Whilst the act of buying and selling securities seems to be straightforward at first glance, on second glance and afterwards it is anything but. What varies from country to country, and from actor to actor, is access to corporate and national economic information, the tools to analyze it, and the technological means to act upon those assessments. This leads governments to proceed in very different ways to protect what they see to be their national interests as they set out their specific frameworks, and so different law and regulation for what otherwise seemed to be just straightforward execution of buy and sell orders.

In an era of global financial flows and mostly open borders, it follows that one’s yen, dollars, euros, or pounds have to adapt somewhat when entering a new national environment, and these days that happens instantly.

There is also the competition of nations. It seems that for the past several decades, changes in US law and regulation gave the impression, perhaps also the reality, that its sort of regulated marketplace would come to impose itself on others abroad: think the end of Glass-Steagall, Regulation ATS, Regulation NMS. Europe had its own responses with regulations for transparency, listing prospectuses, and then its efforts to structure the market with the original MiFID, which entered into force in 2007. That last Directive was vaunted as so world-leading that the EU model would set the pace everywhere. (This did not happen, but then the particular European mix of countries under a supranational framework would be hard to replicate.)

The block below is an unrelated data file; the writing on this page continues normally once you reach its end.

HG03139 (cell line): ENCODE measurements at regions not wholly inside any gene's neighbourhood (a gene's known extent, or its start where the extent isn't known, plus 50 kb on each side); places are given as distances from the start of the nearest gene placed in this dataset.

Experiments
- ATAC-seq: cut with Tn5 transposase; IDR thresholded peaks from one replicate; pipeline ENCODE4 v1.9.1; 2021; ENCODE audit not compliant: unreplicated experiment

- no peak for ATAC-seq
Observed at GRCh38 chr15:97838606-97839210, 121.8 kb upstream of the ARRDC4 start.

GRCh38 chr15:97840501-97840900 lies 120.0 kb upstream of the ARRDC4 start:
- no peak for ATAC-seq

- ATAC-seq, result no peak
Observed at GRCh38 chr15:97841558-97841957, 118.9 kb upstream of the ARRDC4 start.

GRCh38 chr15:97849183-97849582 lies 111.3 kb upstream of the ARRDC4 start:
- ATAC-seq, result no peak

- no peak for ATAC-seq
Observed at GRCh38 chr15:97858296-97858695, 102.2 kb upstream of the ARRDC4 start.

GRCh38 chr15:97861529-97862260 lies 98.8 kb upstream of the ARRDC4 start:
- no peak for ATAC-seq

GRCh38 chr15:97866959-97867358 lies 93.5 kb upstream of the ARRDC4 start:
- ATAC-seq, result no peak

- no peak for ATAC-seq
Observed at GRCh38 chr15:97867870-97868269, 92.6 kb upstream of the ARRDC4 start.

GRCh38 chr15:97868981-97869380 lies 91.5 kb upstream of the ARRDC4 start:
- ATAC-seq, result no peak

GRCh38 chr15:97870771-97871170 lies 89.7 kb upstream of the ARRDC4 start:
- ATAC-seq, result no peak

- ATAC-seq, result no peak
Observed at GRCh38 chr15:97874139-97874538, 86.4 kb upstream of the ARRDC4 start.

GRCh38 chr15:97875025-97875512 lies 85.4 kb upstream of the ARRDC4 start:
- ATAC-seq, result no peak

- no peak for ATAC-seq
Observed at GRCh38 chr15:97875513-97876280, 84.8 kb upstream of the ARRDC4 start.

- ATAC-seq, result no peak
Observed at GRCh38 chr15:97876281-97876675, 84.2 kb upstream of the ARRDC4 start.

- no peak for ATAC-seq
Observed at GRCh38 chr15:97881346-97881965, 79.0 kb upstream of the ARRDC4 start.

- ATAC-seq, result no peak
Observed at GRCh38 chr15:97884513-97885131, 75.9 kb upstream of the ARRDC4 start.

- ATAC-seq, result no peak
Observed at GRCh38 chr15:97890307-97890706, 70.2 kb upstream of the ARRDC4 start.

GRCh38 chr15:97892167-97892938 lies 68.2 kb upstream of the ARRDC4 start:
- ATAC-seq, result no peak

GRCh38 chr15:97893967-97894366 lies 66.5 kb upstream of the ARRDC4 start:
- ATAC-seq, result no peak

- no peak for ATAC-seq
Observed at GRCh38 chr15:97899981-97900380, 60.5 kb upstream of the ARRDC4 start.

Only three years later, but a world away after the Global Financial Crisis, the United States Congress promulgated the Dodd-Frank Act, a vast piece of complex legislation. Since then, the European Union has launched EMIR, CSDR, and is on the cusp of final implementation of MiFID II, perhaps an even heftier reformulation of market structure than Dodd-Frank.

There is more to the world of finance than the US and EU, but given their heft and the global positions of their largest institutions, like it or not they either set the pace or lead to some adaptation of national rules elsewhere.

Literally on top of this pushing and shoving of nation-states, global authorities have continued their work on standards, notably the Basel Committee’s bank capital requirements, now in its third iteration; and the CPSS-IOSCO work on standards for market infrastructures, the entities that support trading by handling the administration of transactions.